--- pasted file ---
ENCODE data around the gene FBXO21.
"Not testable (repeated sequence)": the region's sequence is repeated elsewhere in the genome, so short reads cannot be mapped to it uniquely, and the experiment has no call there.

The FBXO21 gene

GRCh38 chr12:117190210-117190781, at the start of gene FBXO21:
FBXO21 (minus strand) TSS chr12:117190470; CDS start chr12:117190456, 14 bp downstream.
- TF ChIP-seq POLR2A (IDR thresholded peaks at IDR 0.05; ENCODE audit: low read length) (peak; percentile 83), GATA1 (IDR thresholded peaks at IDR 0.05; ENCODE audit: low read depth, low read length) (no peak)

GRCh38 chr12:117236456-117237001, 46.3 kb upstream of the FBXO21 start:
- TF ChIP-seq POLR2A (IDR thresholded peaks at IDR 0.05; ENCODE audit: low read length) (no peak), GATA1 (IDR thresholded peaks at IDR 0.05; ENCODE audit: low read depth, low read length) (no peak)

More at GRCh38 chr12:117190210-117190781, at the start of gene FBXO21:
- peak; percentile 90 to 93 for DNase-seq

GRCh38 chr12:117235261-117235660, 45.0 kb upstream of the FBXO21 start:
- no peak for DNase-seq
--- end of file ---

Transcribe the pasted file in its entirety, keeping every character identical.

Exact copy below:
ENCODE data around the gene FBXO21.
"Not testable (repeated sequence)": the region's sequence is repeated elsewhere in the genome, so short reads cannot be mapped to it uniquely, and the experiment has no call there.

The FBXO21 gene

GRCh38 chr12:117190210-117190781, at the start of gene FBXO21:
FBXO21 (minus strand) TSS chr12:117190470; CDS start chr12:117190456, 14 bp downstream.
- TF ChIP-seq POLR2A (IDR thresholded peaks at IDR 0.05; ENCODE audit: low read length) (peak; percentile 83), GATA1 (IDR thresholded peaks at IDR 0.05; ENCODE audit: low read depth, low read length) (no peak)

GRCh38 chr12:117236456-117237001, 46.3 kb upstream of the FBXO21 start:
- TF ChIP-seq POLR2A (IDR thresholded peaks at IDR 0.05; ENCODE audit: low read length) (no peak), GATA1 (IDR thresholded peaks at IDR 0.05; ENCODE audit: low read depth, low read length) (no peak)

More at GRCh38 chr12:117190210-117190781, at the start of gene FBXO21:
- peak; percentile 90 to 93 for DNase-seq

GRCh38 chr12:117235261-117235660, 45.0 kb upstream of the FBXO21 start:
- no peak for DNase-seq